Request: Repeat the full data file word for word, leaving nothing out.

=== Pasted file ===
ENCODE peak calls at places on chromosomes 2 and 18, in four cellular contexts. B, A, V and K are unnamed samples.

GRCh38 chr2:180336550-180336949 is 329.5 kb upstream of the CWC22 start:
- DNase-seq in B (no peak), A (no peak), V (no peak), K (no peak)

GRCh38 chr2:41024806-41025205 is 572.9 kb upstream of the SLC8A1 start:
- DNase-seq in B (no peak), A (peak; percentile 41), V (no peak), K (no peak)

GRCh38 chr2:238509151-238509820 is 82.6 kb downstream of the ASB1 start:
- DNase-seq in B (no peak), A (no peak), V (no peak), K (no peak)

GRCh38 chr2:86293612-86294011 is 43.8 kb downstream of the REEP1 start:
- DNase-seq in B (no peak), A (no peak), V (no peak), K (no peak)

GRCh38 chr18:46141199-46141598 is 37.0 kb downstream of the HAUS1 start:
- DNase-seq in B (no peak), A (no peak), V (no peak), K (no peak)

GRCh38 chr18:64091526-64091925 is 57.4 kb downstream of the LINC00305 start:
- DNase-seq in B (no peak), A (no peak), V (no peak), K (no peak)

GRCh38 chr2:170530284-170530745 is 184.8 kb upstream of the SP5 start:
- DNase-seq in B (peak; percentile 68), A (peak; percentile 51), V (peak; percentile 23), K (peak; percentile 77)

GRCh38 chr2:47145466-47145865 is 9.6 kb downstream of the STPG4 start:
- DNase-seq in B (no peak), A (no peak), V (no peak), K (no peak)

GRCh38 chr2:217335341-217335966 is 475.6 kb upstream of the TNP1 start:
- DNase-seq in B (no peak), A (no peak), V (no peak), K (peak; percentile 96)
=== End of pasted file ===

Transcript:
ENCODE peak calls at places on chromosomes 2 and 18, in four cellular contexts. B, A, V and K are unnamed samples.

GRCh38 chr2:180336550-180336949 is 329.5 kb upstream of the CWC22 start:
- DNase-seq in B (no peak), A (no peak), V (no peak), K (no peak)

GRCh38 chr2:41024806-41025205 is 572.9 kb upstream of the SLC8A1 start:
- DNase-seq in B (no peak), A (peak; percentile 41), V (no peak), K (no peak)

GRCh38 chr2:238509151-238509820 is 82.6 kb downstream of the ASB1 start:
- DNase-seq in B (no peak), A (no peak), V (no peak), K (no peak)

GRCh38 chr2:86293612-86294011 is 43.8 kb downstream of the REEP1 start:
- DNase-seq in B (no peak), A (no peak), V (no peak), K (no peak)

GRCh38 chr18:46141199-46141598 is 37.0 kb downstream of the HAUS1 start:
- DNase-seq in B (no peak), A (no peak), V (no peak), K (no peak)

GRCh38 chr18:64091526-64091925 is 57.4 kb downstream of the LINC00305 start:
- DNase-seq in B (no peak), A (no peak), V (no peak), K (no peak)

GRCh38 chr2:170530284-170530745 is 184.8 kb upstream of the SP5 start:
- DNase-seq in B (peak; percentile 68), A (peak; percentile 51), V (peak; percentile 23), K (peak; percentile 77)

GRCh38 chr2:47145466-47145865 is 9.6 kb downstream of the STPG4 start:
- DNase-seq in B (no peak), A (no peak), V (no peak), K (no peak)

GRCh38 chr2:217335341-217335966 is 475.6 kb upstream of the TNP1 start:
- DNase-seq in B (no peak), A (no peak), V (no peak), K (peak; percentile 96)